Early on, my father was the pancake cook which meant corn pancakes: drained whole canned corn mixed into the basic Bisquick pancake recipe.
The exception was when apples were in season in the fall. Then he would peel and cut up fresh apples and add them in place of corn.
In college, I was the pancake cook so I made apple. The weekend of my boyfriend's graduation, some friends from his time growing up in Pittsburgh, including his best friend Scott, helped celebrate and crashed in my apartment. That Sunday, I made these apple pancakes.
It was one of those moments where you set down a heaping plate of food, turn around for one second and when you look back all that's left are a few crumbs. Were they that good? Maybe. Were we all a little hung over and in desperate need of some carbs to settle our stomach? (sheepishly) Yes.
Lately when we do have pancakes (as I said earlier, we are a waffle family now) I make them from scratch instead of from Bisquick. I like to avoid hydrogenated or partially hydrogenated oils when I can, cooking from scratch allows me to do that. The recipe is adapted from here.
To make you need:
3/4 plus 1/4 cup of buttermilk*
2 Tablespoons melted cooled butter or vegetable oil
1 cup flour
1 Tablespoon Sugar
3 Teaspoons Baking Powder
1/2 Teaspoon Salt
Stuff to mix in to your pancakes like 2 apples (peeled, quartered and sliced into thin triangle-ish shapes) or chocolate chips.
- Pre Heat Oven to 200F and insert a baking sheet.
- Add all dry ingredients, including sugar, in a large bowl. Whisk briefly to combine.
- Whisk (you can use the same whisk as in step 1 if you don't want to make too many dishes) egg and 3/4 cup buttermilk until combined.
- Add slightly cooled melted butter while stirring just to make sure you don't cook any of the egg.
- Pour wet ingredients into dry ingredients and stir to combine.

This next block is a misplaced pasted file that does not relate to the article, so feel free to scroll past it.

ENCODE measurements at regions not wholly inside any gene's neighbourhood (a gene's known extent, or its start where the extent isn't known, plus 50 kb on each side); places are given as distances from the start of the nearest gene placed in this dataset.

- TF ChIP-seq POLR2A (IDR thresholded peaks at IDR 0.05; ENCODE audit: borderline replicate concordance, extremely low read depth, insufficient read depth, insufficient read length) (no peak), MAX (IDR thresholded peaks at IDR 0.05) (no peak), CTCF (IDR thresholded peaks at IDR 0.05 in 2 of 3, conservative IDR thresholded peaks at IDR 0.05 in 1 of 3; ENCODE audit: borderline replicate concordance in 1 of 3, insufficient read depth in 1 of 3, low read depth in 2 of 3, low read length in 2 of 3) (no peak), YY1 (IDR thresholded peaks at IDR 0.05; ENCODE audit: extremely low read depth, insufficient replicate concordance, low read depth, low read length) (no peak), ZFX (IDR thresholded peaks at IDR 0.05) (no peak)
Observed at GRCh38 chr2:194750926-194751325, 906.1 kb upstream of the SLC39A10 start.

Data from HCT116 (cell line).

- If batter seems stiff add in a little buttermilk to loosen it slightly. You don't want a watery batter but you do want it to be liquid enough that it will spread a little when you ladle it into a pan.
- Gently fold your apples into the batter and let it rest while you prepare your pan.
- Set a non-stick pan over medium high heat (6 on a scale of 1-10 for my stove) with a pat of butter.
- Spread the butter around in the pan to make sure it it liberally greased.
- Accept that your first batch of pancakes may stick and turn out funny looking no matter what you do. Once you have a sense of the right temperature setting on your stove and how much your pancakes spread in the pan subsequent batches will turn out perfectly.
- Once the pan is nice and hot (a droplet of water splashed in the pan bubbles and cooks off quickly) but not smoking pour a soup ladle full of batter into pan. If you added apples or other extras make sure to give your batter a little stir and scoop from the bottom incase all of your add ins are on the bottom.
- Periodically check the cooking side of the pancake to make sure it isn't burning. Cook on first side until there are a lot of bubbles on top then flip. If your pancake is browning before bubbles form, then you heat is too high. Turn the heat down and pull the pan off the burner for a minute to let it cool.
- Cook pancake on the other side for another 1-2 minutes until cooked through.
- Transfer pancake to the cookie sheet in the warm oven.
- Repeat steps 11-14 until you use all the batter. The batter won't keep but you can refrigerate and reheat (in a toaster) extra pancakes.
- Enjoy with lots of real maple syrup or The Best Syrup Ever (recipe link coming soon).
*I never have buttermilk on hand. I usually have fresh lemons since they can be used in so many sweet and savory applications. I usually use a buttermilk substitute which is made by squeezing 1/2 of a lemon (no seeds please) into milk and letting it sit for 15-20 min. This will make pancakes that aren't too lemony. I happen to like lemony pancakes so I juice the whole lemon and zest the rind of the lemon into the batter for added zing.